Here at Kettleman’s Bagel Company we serve up more than a few orders of bagels and smoked salmon. For many of us, it’s part of our culture and we’ve enjoyed the heavenly combination of bagel, cream cheese smear, smoked salmon and maybe a few capers, for as far back as we can remember. But for others, like my friend Elaina, they are introduced at a much later age.
Elaina was deprived of this perfect delicacy until she reached her twenties and was served up a catered platter of bagels, smoked salmon, cream cheese, and tomato slices as a ‘late breakfast’ food during a Saturday morning sales meeting. Not knowing exactly what to do with the curious looking meat, she remembers waiting and watching the others in the group. It didn’t take long. One bite and she too was hooked. Whether introduced sooner or later in life, one common thread runs true. Once introduced to smoked salmon and bagels, it becomes a part of who we are.
Thankfully, you don’t have to wait to satisfy your craving at the random sales meeting. At Kettleman’s, you can enjoy a smoked salmon and Montreal Style bagel any time of day or night. What a relief, right?
Occasionally, we are asked about lox. Specifically, ‘What’s the difference between smoked salmon and lox?’ Good question. If you’ve ever tried to buy smoked salmon from your local grocer or delicatessen, you know that the two meats are sold right next to each other, without offering much of an explanation. So, we thought we’d clear things up.
Unlocking the Mystery. Lox or Smoked Salmon
Smoked salmon is precisely as it sounds: Salmon cured by cold-smoking. The process gives it the bright color and silky, smooth texture you’re used to.
Lox, on the other hand, is not smoked. Instead, the meat is preserved by soaking it in a very salty brine. Lox (from the Yiddish word for salmon, laks), which was traditionally made from salmon brought from the Pacific coast, then shipped by rail across the country, became an inexpensive staple in appetizing stores for immigrant Jews from Eastern Europe.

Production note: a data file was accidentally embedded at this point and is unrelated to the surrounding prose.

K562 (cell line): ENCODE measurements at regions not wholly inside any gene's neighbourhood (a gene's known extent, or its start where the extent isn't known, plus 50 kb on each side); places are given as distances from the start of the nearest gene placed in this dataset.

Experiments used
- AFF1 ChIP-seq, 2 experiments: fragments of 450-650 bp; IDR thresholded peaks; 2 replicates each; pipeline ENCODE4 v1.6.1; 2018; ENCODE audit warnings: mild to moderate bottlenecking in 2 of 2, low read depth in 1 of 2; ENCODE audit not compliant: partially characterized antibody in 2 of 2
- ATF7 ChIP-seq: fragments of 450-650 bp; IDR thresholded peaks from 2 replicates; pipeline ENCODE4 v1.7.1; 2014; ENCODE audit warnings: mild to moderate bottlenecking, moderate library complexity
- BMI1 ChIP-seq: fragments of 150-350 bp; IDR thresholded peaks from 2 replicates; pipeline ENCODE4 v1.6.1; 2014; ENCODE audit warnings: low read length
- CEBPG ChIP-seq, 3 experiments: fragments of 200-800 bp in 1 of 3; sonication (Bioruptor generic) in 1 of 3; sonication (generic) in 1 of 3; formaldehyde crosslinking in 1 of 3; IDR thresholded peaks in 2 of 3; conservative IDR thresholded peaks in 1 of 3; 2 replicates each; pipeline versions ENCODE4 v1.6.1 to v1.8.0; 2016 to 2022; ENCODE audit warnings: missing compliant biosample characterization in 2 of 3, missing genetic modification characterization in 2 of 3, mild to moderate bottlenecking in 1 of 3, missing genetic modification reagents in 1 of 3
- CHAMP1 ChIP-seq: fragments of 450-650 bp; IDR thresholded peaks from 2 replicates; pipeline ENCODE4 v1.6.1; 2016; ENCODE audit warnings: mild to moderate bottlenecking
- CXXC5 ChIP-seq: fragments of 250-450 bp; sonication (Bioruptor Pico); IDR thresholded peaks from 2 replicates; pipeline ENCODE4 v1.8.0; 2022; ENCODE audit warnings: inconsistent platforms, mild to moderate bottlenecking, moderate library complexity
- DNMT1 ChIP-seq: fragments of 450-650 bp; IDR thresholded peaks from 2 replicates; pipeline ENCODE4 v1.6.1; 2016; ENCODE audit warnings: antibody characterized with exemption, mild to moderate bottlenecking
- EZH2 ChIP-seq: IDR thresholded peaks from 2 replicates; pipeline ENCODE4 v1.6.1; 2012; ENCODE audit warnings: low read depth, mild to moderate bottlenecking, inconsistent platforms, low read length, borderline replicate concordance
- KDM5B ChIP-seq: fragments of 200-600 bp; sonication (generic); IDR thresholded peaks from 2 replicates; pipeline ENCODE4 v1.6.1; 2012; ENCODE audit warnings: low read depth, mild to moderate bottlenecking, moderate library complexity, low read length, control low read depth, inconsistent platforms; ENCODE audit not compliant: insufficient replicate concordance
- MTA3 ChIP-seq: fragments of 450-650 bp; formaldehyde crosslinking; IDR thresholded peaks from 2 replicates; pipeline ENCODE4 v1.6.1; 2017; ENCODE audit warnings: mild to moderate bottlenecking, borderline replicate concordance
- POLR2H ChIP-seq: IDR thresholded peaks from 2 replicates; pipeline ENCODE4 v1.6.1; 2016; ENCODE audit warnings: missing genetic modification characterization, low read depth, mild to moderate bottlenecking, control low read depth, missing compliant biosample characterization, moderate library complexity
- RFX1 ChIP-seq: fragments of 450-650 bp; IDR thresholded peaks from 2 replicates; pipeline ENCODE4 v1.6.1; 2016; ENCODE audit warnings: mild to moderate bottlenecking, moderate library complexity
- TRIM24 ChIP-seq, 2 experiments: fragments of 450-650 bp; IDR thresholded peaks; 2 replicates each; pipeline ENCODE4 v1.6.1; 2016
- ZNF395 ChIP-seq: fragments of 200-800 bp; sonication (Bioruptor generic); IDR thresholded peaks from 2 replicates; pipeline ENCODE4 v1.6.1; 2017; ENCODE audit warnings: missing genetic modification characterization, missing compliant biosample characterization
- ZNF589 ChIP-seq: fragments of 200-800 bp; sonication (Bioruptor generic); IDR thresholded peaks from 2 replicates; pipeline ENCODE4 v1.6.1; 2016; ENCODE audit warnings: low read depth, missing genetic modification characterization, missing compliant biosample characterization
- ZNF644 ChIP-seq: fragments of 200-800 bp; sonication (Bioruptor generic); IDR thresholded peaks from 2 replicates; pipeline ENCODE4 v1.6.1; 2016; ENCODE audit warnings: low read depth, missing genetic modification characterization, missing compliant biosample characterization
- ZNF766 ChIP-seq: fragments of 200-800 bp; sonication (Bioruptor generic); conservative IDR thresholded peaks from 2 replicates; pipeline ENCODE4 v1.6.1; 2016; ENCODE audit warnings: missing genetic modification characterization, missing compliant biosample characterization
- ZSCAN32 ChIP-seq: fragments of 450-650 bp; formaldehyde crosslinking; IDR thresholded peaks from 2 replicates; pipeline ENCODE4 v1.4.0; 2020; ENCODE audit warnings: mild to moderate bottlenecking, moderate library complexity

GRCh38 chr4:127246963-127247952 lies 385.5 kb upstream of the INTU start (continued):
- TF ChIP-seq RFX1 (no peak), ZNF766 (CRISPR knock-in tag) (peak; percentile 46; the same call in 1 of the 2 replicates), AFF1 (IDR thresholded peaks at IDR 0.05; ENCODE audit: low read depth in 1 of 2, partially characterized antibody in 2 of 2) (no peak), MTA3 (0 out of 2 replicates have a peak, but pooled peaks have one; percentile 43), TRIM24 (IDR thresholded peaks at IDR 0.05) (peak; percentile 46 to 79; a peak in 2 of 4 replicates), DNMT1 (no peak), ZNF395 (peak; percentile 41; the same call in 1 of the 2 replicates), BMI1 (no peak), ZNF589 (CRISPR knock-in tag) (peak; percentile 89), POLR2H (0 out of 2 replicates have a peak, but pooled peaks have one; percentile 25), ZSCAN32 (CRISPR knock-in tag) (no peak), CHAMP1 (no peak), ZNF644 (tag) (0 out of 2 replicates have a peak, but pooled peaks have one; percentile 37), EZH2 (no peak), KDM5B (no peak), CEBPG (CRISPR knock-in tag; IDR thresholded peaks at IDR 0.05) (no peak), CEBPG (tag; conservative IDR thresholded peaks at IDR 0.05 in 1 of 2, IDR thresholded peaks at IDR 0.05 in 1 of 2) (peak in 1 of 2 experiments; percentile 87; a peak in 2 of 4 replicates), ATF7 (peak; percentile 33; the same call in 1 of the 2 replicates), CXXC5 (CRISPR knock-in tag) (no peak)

Then with lox is the question of Belly or Nova lox. Belly is true lox, usually cut from the richest part of the salmon. Nova (also known as Nova Scotia or novy), traditionally came from Atlantic fish caught in and around Nova Scotia that is first wet-cured and then cold-smoked. Because of its milder and less salty flavor, it became the favorite between the two variations. Today, Nova lox can refer to a number of variations, from wild king salmon of the Pacific to farm-raised organic.
But, let’s get back to smoked salmon, since lox is definitely not smoked. Smoked salmon can be smoked over oak chips, or other special woods for hints of variations in flavor. You’ll find smoked salmon to have a perfectly balanced flavor in contrast to the rough, salty edge of lox. Lox almost always needs cream cheese to muffle the harsher flavor, while smoked salmon is perfectly lovely with or without the smear.
Regardless of what you’ll be having along with your smoked salmon and bagel, come on over to Kettleman’s. We’ll be happy to serve it up. We even have catering platters available for that Saturday morning sales meeting.